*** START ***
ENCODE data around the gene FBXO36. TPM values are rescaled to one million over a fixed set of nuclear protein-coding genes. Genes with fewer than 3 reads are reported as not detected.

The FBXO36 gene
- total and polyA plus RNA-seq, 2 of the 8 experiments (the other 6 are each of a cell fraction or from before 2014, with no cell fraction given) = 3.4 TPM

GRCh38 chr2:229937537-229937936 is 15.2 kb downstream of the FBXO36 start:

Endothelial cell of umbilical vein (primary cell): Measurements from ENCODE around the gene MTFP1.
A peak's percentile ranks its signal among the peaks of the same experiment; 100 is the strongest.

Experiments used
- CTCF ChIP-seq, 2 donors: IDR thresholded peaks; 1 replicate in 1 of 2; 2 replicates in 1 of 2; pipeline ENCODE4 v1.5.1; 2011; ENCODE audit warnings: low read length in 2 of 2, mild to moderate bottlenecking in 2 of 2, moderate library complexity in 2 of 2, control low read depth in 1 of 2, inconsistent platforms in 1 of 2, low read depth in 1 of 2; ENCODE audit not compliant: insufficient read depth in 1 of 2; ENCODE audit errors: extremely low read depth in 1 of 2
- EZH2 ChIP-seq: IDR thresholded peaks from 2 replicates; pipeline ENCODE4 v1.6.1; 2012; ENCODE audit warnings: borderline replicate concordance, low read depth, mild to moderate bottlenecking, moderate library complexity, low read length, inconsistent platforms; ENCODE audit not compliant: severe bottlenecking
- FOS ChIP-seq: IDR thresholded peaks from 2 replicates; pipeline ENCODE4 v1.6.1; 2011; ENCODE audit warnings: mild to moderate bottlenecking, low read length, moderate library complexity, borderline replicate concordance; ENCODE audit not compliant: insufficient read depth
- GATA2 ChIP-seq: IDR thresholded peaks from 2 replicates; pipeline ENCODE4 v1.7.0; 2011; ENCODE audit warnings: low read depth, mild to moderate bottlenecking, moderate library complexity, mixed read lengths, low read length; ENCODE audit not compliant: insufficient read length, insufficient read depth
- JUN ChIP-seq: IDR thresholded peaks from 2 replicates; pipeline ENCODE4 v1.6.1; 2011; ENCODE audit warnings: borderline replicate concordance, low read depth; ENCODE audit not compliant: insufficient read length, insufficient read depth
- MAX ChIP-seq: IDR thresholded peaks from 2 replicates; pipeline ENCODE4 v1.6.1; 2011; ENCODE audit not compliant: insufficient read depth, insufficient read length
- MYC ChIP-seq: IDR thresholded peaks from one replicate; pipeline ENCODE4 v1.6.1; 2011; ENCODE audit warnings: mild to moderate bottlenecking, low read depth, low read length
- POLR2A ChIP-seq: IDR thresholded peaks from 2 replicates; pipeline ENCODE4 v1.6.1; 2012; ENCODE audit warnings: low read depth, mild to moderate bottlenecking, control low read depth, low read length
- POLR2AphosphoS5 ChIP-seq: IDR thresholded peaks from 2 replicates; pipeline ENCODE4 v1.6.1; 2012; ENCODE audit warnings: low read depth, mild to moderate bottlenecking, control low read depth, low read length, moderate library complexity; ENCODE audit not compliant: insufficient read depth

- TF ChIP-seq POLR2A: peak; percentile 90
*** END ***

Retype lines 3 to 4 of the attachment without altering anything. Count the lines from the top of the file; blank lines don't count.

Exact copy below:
- total and polyA plus RNA-seq, 2 of the 8 experiments (the other 6 are each of a cell fraction or from before 2014, with no cell fraction given) = 3.4 TPM

GRCh38 chr2:229937537-229937936 is 15.2 kb downstream of the FBXO36 start: